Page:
Tuesday, February 7, 2012

Why Ghana?

I'm chipping away at a Picasa album about my trip to Ghana, but the way I operate, that'll take us through July at least. So I figured I'd throw a few of my favorite pictures at you as a place-holder. They're all of people: My traveling companion, Lisa, and I decided early on that, given a choice, we wanted to meet people more than we wanted to see monkeys and hippos. And, boy, did we ever.

I've heard it said that you go to East Africa for the landscape and West Africa for the people. Unlike most of what you hear about Africa, this turns out to be true, if Ghana's any example. I hope we'd be as welcoming to a well-meaning but clumsy visitor to the U.S. , but I'm not 100 percent confident.

Addo Dombo (striped shirt) and family, our primary hosts for all but our first week, when we were volunteering in a village in the Volta region. Addo is a government official and his wife, Eunice, (far right) is a teacher. They head a lively household in Accra that at the moment includes three daughters, a niece, a nephew, three grandchildren, and a daughter's friend. Addo sent us (guided by his cousin, Odette) all over Ghana in his car and driver, giving us unparalleled access to places we'd never have seen otherwise.

Here's a smattering of other folks we met, starting in "our" village, Abutia Agodeke, and moving on through the cities of Accra, Kumasi, and Wa in the far north, plus towns and villages in between.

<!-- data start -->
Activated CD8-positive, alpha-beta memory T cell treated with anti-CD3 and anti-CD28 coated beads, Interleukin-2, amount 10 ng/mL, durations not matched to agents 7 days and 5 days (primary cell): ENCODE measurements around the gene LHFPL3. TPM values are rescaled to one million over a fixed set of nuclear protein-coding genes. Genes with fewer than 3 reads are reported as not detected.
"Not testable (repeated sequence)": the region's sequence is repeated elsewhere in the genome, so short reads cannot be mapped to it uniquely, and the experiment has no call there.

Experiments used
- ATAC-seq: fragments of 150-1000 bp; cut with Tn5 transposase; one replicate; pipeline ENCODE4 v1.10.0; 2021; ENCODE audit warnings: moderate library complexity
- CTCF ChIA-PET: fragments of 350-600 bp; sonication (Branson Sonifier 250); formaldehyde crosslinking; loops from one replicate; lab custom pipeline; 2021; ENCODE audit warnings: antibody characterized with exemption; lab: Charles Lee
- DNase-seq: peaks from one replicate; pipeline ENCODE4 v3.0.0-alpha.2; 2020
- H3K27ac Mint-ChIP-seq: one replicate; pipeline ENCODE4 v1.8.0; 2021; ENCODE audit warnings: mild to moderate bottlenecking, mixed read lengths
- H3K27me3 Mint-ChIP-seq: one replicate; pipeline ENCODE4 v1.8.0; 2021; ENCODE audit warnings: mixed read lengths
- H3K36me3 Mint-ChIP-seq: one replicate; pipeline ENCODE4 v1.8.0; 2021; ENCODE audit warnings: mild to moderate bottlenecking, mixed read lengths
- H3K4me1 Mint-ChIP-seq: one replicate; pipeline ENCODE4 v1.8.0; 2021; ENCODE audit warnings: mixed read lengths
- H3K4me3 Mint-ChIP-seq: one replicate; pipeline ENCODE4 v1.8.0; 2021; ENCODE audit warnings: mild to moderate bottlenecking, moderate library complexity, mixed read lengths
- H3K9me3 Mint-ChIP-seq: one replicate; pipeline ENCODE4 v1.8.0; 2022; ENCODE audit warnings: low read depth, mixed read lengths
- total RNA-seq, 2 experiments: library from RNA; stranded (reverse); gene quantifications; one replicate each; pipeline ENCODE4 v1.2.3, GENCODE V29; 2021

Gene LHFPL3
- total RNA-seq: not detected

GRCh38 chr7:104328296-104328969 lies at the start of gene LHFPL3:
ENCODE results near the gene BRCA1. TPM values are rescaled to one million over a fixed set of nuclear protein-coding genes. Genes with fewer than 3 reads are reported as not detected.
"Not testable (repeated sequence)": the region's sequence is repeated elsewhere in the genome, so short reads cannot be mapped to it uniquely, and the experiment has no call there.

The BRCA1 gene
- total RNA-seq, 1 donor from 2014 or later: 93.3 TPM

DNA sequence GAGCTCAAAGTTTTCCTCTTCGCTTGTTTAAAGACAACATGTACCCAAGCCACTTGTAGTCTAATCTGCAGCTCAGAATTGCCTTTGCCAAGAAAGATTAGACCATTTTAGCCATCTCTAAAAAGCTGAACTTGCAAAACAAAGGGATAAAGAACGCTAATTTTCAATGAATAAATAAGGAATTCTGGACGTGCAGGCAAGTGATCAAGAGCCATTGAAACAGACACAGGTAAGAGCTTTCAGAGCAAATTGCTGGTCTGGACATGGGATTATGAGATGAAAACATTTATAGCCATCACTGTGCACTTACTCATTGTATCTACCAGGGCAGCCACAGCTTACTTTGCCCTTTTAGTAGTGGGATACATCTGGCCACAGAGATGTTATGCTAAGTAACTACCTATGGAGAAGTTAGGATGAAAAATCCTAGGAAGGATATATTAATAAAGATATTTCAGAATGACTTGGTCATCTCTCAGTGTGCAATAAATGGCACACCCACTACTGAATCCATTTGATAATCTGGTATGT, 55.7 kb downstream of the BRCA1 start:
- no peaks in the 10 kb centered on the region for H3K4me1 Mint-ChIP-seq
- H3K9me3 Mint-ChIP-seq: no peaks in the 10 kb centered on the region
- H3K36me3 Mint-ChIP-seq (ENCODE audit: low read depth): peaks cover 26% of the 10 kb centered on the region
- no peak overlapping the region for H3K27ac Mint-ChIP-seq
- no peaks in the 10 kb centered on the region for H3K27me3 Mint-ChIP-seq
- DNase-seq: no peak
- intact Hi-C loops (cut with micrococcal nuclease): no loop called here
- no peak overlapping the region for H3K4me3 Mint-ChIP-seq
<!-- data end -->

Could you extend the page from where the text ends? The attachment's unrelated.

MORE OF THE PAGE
Agodeke kids, on the porch outside Lisa's and my room.

Robert Tornu, director of project and volunteer management for Disaster Volunteers of Ghana (DIVOG), the organization that placed us (and took care of us) in Agodeke. "Disaster" in this case means a child going without an education. More about DIVOG in my next post. He's in a "tro-tro"-- the vans that are the backbone of the public transportation system-- as we headed back to Accra after our week in Agodeke. (Actually, this was an upper level of tro-tro, with air conditioning and comfortable seating. This level of transport is known locally as "a ford. "Take that, Chevy.)

This is in the far north, in the village our host family calls home.

In the northern city of Wa, these ladies were making pito, the local beer brewed from millet. It has a bit of a kick.

The digital camera is your passport to anywhere: Everyone wanted their pictures taken and shown to them afterwards. That's Lisa's hand at left, vainly groping for her camera as these Wa market vendors yuck it up.
More coming soon!

Wednesday, February 1, 2012

The Book Review Club: February

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@Barrie Summy

I'm back from Ghana, and almost back to reality after a stunning three-week trip. I have 1,033 photos on my camera, which I'm trying to edit before getting them online somehow. In the meantime, with the fervor of the recently returned, I've chosen for this month's review a Ghanaian book I read on my Kindle while I was away.

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Tail of the Blue Bird
Nii Ayikwei Parkes
Flipped Eye Publishing, 2011
(Originally: Jonathan Cape, London, 2009)

There's something magical about engrossing yourself in a murder mystery set in an African village not that far from your very own mosquito net. But this book, written by a poet, would be magical wherever you  read it.